The short story
Big Bus Tours is one of the largest open-top bus sightseeing tours, operating in over 11 countries and 20 cities.
Big Bus Tours wanted to update their outdated ticketing system with a new, more intuitive approach. Fiora was tasked with designing a consumer-friendly interface that would increase ticket sales and drive more interest in their tours.
By discovering the core needs of real users, we were able to evolve an ambitious UX project into something even more dynamic.
A streamlined, user-friendly platform that was as good-looking as it was functional, producing results well above their expectations.
The clarity of the system enabled Big Bus Tours to onboard dozens of new cities more quickly, with less effort, and at a fraction of the cost.. Moreover, once onboard, city agents were able to easily navigate through the intuitive platform, encouraging re-use and creating a loyal customer base. This got the Big Bus Tours name out, drastically boosted ticket sales and ultimately increased profits.
The long story
Telephone voices and leg work
For the platform to succeed on a global level, we needed user feedback from a global team. So, we picked up the phone and hopped on trains, interviewing and shadowing dozens of agents, from hotel concierges in Dubai to street kiosk owners in London. It was through this hands-on, ethnographic approach that we discovered the features that users really needed.
Cash out, money in
An important objective, alongside the usability of the platform, was to reduce the number of paper tickets being sold and move sales into a digital format. Many kiosk owners relied on physical tickets delivered by members of BBT’s relationship management team. The delivery could be sporadic and time-consuming, and agents would often miss out on sales due to oversale.
Feedback from both BBT and agents helped inform the UX process we used to solve these issues. This included a mobile-first platform, multiple charging options, the option to change currency based on location and customer need, and the ability to automatically record commission, limiting any cash leakage.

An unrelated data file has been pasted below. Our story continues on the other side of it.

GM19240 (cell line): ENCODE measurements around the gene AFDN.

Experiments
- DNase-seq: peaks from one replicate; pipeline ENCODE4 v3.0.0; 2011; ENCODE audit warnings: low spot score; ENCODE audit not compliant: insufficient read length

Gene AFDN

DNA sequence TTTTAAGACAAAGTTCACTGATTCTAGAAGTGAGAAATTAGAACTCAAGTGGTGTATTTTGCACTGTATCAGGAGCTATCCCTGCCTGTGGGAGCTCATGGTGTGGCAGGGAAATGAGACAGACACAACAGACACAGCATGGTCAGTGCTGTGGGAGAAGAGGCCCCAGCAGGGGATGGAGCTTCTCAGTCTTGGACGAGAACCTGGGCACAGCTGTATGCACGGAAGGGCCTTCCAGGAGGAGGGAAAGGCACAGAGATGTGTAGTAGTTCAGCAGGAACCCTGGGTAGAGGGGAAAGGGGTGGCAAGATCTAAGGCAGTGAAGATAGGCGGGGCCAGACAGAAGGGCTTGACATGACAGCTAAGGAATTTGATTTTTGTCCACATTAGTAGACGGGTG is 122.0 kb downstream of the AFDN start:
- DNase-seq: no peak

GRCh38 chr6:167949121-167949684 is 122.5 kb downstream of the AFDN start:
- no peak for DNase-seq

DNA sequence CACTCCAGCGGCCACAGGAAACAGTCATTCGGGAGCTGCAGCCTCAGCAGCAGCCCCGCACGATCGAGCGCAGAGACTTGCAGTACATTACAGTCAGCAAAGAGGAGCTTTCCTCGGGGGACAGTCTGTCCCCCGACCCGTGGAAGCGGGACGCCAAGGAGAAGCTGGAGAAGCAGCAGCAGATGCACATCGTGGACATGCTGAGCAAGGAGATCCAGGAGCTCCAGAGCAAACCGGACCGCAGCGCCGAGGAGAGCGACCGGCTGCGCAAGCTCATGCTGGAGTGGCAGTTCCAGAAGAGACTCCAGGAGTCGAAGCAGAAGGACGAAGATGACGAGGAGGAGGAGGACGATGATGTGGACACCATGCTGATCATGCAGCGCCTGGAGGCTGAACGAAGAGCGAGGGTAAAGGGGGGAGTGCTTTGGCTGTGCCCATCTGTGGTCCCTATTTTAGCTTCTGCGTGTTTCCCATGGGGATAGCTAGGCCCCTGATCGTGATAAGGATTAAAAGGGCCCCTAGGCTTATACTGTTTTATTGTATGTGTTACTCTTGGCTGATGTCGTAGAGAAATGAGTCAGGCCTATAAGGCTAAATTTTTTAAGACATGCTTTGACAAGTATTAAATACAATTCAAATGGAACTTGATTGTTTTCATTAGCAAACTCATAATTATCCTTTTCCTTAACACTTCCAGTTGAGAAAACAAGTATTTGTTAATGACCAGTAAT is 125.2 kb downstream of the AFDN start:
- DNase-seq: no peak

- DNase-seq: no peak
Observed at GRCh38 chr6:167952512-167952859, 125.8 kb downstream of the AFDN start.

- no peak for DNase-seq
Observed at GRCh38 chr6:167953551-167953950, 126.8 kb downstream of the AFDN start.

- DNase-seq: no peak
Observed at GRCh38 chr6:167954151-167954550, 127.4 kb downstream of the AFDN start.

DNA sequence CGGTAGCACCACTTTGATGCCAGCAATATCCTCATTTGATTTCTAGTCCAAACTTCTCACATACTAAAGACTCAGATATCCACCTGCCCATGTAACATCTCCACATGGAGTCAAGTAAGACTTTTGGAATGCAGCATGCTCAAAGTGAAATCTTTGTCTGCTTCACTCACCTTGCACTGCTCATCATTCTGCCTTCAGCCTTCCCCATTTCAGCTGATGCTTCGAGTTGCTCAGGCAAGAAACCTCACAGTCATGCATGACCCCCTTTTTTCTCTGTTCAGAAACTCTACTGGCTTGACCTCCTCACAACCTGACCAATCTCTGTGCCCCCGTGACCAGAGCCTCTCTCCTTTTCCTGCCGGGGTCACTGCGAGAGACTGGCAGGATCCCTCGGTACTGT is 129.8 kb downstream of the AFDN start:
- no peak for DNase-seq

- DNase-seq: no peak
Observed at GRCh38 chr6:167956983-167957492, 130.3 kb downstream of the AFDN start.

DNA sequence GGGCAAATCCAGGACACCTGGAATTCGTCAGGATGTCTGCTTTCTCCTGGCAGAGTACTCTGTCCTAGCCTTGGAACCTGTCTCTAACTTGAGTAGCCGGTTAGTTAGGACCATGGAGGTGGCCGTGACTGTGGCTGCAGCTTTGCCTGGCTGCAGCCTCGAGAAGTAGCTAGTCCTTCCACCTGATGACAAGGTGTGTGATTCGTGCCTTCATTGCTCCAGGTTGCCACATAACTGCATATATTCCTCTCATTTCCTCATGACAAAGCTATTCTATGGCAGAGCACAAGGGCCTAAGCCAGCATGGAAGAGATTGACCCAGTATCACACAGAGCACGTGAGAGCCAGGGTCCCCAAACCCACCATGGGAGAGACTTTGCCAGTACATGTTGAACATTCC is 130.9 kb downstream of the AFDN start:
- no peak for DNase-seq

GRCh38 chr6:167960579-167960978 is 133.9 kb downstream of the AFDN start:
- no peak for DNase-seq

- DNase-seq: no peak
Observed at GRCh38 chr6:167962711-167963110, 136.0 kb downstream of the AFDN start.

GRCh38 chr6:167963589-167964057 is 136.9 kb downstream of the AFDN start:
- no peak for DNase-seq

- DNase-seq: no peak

The human element
An exciting element of the UX research was the often, unpredictable way we uncovered user-needs.
Some of the biggest changes came from the smallest observations. The simple act of watching a customer fold a paper ticket helped direct the new design.
Others came from direct feedback. A common concern amongst hotel staff was that the updated platform would remove the need for customer guidance. With this in mind, we ensured that specific features, including live traffic updates, detailed tour descriptions, and city-specific promotions, were clearly displayed. This enabled staff to quickly and easily inform their customers while upselling tickets, adding value and service to the transaction.
Not just a pretty face
The user-feedback we gathered was translated into functional, time-saving features.
One of the main challenges was ensuring these variables worked seamlessly across different devices and locations, without interfering with usability. Our commitment to creating an evidence-based, user-first platform meant that every design feature, from button placements to optional rollovers, had a use case. Each version was then rigorously tested through meetings with key BBT stakeholders and user-testing sessions with various agents.
We had deep dived into the world of Big Bus Tours and emerged with a streamlined, user-friendly platform that was as good-looking as it was functional. The results, however, were above our expectations.
The clarity of the system enabled Big Bus Tours to onboard dozens of new cities more quickly, with less effort, and at a fraction of the cost. Even now, new cities continue to be added to the tours. Once onboard, city agents were able to easily navigate through the intuitive platform, encouraging re-use and creating a loyal customer base. This got the Big Bus Tours name out, drastically boosted ticket sales and ultimately increased profits.